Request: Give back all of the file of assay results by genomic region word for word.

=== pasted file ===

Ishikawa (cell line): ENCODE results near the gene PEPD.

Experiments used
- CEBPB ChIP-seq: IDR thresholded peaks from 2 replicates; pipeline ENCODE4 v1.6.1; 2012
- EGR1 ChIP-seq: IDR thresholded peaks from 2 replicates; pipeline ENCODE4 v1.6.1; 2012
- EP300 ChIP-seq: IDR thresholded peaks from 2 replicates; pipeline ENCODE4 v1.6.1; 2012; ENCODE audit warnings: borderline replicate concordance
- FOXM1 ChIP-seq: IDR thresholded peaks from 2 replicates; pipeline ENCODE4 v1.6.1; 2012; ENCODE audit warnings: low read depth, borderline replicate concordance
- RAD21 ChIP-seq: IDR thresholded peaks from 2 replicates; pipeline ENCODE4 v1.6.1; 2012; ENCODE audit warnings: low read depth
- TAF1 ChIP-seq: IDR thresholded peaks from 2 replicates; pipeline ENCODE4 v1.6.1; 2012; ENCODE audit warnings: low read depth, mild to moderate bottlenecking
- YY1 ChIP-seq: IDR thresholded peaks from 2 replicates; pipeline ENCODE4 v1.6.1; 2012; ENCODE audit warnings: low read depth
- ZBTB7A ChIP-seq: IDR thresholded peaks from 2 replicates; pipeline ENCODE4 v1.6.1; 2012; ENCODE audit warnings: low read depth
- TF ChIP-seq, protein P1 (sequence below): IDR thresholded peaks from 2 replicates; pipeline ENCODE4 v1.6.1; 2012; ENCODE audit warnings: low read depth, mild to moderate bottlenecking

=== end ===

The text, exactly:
Ishikawa (cell line): ENCODE results near the gene PEPD.

Experiments used
- CEBPB ChIP-seq: IDR thresholded peaks from 2 replicates; pipeline ENCODE4 v1.6.1; 2012
- EGR1 ChIP-seq: IDR thresholded peaks from 2 replicates; pipeline ENCODE4 v1.6.1; 2012
- EP300 ChIP-seq: IDR thresholded peaks from 2 replicates; pipeline ENCODE4 v1.6.1; 2012; ENCODE audit warnings: borderline replicate concordance
- FOXM1 ChIP-seq: IDR thresholded peaks from 2 replicates; pipeline ENCODE4 v1.6.1; 2012; ENCODE audit warnings: low read depth, borderline replicate concordance
- RAD21 ChIP-seq: IDR thresholded peaks from 2 replicates; pipeline ENCODE4 v1.6.1; 2012; ENCODE audit warnings: low read depth
- TAF1 ChIP-seq: IDR thresholded peaks from 2 replicates; pipeline ENCODE4 v1.6.1; 2012; ENCODE audit warnings: low read depth, mild to moderate bottlenecking
- YY1 ChIP-seq: IDR thresholded peaks from 2 replicates; pipeline ENCODE4 v1.6.1; 2012; ENCODE audit warnings: low read depth
- ZBTB7A ChIP-seq: IDR thresholded peaks from 2 replicates; pipeline ENCODE4 v1.6.1; 2012; ENCODE audit warnings: low read depth
- TF ChIP-seq, protein P1 (sequence below): IDR thresholded peaks from 2 replicates; pipeline ENCODE4 v1.6.1; 2012; ENCODE audit warnings: low read depth, mild to moderate bottlenecking